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Wednesday, September 27, 2006

Presenting Your 2008 Ryder Cup Squad

I'm not one for looking to the past. What's done is done, and there's nothing anyone can do about it. I'd rather look to the future and make my predictions for who will be (or maybe should be) on the 2008 Ryder Cup team for the American side.

First, it's going to be a more youthful affair. There are plenty of young guys making some noise who will be in prime position to lead the team to victory at Valhalla. Second, the captain's picks should focus on guys who might be a little inconsistent but who can make amends by going on birdie barrages. In match play, you need guys who can catch fire and put their opponents on their heels.

Here's what the team might look like in 2008:
1) Tiger Woods - maybe he'll do better next time
2) Phil Mickelson - he'd better start caring, or he'll be riding the pine
3) Jim Furyk - he'll still be his solid self
4) Ryan Moore - he's ready to break out and grab a few wins
5) Chad Campbell - he's going to get even better
6) Stewart Cink - I'm not a fan, but I have to admit he's good in the Ryder Cup
7) Lucas Glover - he'll play in five or six Cups before it's all over
8) Arron Oberholser - this guy can go lights out
9) Ben Curtis - his newfound confidence will serve him well in the next two years
10) Kevin Stadler - he can play
11) J.B. Holmes - gotta love his long ball; he can make birdies in a hurry
12) Anthony Kim - he'll be the first Asian-American to make the squad

Others to consider:
1) Will Mackenzie
2) Bubba Watson
3) Bill Haas
4) Zach Johnson
5) Hunter Mahan

The team I'm predicting looks a lot different than the 2006 version. That can only be a good thing.

Does anyone else have some ideas?

Saturday, September 23, 2006

Team Sports and Tiger

Much has been made about how Earl Woods raised Tiger to be laser-focused on golf and little else. Because of Tiger's individual success on the course, few people have knocked this myopic approach. Some have suggested that without the intense grooming, both physical and psychological, Tiger would not have the killer instinct or insatiable desire that is required of a golfer to beat Jack Nicklaus' records.

That all may be true, but I can't help but think that Tiger missed out on a lot of things that normal kids do, including playing team sports. Nearly every young red-blooded American plays soccer, football, basketball, and baseball (or some combination of the four) right though grade school. And most play in high school. However, Tiger never experienced being a member of a team, and I think this has really hurt his ability to thrive in the Ryder Cup and the Presidents Cup.

Team sports build a different set of skills and competitive characteristics not found in individual sports like golf and tennis. Winning and losing as a team, relying on others for your success, and cooperation are all positive attributes of team sports. Other professional golfers, namely the Europeans -- who play soccer, rugby and other team sports throughout their youth -- carry their love of team sports with them into team competition at each of these bi-annual events. Tiger doesn't have this experience and knowledge to fall back on, and it shows up in his record.

For Tiger to get a point or a half-point, the captain of the team shouldn't have to be ultra-careful that he pairs him with a certain type of player/person. The captain shouldn't have to worry that there won't be chemistry in four-ball. Tiger should know what it's all about to have a teammate. Sadly for him, he can't go back in time and insert the positive elements of team sports into his makeup. He may never be able to get over it. He's a one-man wrecking crew when it's him against the field, but when he's on Team USA, he's fair to middling at best.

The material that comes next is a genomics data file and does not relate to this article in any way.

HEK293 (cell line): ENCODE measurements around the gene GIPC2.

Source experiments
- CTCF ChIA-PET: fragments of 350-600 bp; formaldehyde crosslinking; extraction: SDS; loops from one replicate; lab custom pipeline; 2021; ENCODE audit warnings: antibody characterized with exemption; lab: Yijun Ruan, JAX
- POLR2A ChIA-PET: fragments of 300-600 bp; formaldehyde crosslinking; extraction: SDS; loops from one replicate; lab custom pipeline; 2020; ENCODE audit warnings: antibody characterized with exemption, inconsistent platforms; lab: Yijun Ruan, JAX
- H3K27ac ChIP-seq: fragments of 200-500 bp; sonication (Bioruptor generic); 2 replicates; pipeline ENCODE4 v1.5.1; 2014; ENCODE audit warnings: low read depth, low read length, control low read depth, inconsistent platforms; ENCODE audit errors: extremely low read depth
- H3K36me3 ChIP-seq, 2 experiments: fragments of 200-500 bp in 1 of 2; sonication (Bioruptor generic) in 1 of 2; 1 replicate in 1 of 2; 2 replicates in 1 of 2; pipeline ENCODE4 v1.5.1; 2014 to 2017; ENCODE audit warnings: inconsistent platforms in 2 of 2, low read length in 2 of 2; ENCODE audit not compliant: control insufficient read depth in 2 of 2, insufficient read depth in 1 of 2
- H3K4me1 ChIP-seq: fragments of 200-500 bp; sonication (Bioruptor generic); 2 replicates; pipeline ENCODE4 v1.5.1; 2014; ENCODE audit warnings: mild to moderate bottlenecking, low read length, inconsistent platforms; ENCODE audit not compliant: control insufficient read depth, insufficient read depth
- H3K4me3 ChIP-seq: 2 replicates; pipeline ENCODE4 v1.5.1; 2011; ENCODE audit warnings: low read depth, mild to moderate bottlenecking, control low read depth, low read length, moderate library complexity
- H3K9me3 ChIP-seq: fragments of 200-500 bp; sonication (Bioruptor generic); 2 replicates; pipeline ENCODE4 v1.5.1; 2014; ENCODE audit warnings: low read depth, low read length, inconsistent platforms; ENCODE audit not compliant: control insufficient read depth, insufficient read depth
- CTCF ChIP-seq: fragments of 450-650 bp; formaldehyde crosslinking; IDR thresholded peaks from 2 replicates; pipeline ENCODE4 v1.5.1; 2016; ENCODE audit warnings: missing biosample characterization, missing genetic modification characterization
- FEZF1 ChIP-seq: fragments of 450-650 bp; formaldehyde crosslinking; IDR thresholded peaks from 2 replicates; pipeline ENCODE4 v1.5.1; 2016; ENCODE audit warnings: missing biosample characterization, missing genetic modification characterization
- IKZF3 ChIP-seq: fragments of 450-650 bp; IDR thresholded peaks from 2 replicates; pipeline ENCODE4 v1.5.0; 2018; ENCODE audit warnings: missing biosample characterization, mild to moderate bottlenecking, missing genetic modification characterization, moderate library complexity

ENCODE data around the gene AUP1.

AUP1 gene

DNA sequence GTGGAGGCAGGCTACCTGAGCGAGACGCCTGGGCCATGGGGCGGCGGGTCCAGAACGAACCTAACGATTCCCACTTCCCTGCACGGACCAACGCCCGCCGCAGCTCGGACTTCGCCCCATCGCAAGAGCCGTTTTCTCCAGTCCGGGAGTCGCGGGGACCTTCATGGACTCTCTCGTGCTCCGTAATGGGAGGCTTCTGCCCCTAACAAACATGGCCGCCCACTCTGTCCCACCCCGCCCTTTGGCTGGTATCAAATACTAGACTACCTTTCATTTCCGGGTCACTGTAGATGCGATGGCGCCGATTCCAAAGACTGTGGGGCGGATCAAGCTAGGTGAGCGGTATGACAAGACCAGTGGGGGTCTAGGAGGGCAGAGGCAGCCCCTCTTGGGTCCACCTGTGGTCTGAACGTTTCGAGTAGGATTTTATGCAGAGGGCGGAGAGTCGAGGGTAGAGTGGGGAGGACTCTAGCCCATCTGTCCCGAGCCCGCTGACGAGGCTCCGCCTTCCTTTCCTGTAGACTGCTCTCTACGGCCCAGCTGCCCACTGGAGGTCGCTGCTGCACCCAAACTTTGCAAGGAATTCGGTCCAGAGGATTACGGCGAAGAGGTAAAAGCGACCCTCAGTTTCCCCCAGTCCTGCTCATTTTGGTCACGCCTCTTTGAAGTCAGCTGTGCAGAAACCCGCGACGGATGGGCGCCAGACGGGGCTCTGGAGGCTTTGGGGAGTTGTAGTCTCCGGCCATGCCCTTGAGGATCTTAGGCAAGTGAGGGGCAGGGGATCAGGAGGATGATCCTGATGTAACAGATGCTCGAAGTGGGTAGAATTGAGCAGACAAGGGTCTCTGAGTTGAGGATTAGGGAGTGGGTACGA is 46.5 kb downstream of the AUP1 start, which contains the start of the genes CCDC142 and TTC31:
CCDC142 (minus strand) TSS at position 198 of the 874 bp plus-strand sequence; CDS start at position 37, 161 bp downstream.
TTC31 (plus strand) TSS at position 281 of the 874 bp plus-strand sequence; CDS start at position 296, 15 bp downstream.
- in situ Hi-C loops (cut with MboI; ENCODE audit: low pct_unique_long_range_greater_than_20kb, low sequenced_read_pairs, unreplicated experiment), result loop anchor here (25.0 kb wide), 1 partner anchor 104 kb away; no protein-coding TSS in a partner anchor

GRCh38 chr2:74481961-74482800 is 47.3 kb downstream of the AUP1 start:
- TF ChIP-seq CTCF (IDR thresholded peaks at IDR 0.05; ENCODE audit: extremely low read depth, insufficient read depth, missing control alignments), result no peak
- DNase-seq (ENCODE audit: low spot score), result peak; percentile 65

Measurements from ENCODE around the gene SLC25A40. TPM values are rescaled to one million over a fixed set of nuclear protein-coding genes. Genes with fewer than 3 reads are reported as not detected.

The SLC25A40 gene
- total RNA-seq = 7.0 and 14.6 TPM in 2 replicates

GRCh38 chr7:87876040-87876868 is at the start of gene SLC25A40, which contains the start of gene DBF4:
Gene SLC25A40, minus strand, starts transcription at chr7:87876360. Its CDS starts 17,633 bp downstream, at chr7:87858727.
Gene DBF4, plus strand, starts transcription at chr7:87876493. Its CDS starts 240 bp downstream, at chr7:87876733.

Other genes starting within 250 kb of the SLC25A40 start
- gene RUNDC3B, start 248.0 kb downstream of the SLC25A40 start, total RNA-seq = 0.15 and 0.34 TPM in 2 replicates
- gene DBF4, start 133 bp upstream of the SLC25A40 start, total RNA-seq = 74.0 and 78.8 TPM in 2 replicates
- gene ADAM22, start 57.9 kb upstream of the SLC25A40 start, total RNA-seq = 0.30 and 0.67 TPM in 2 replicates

Chalk it up to Earl's relentless pursuit of living vicariously through his son. Tiger's definitely not "normal" now, but was he ever?

Wednesday, September 20, 2006

Gorman Brothers Invitational - 6th Annual

It looks like we're horning in on a date for the 2007 edition of the Gorman Brothers Invitational in Ocean City, NJ. The proposed dates are April 27-29, 2007. An invitation will be going out to all prospective participants in January or February. Stay tuned to this blog for further details in the coming months.

Tuesday, September 19, 2006

Course Review: Maryland National Golf Club

One of my friends recently commented that every state seems to have a "National" course these days. It must be the new trend. Either way, Maryland National does a nice job living up to the grandiose name. It's a very solid layout -- for 17 holes. But I'll get to that in a minute.

I usually get a lukewarm feeling after playing Arthur Hills designs. Though I've only played five of his courses, I like Maryland National the best. It just edges out Blue Mash, which is one of our "go to" courses in the DC area.

Maryland National plays through rolling terrain that must have been farmland in the not-to-distant past. It's quite hilly, but it doesn't seem that way because Old Art used the land very well by creating a downhill par 5 (#2) , several downhill par 3s, and some downhill approaches to greens. The holes that play back up hills don't ascend abruptly; they move up slowly and gain most of their elevation around the greens. It's a pretty nifty trick.

The course is conditioned very well. It was pretty soggy out there, but the greens were firm and rolled very fast. My hands were made of lead on Saturday, so my short game suffered the speeds.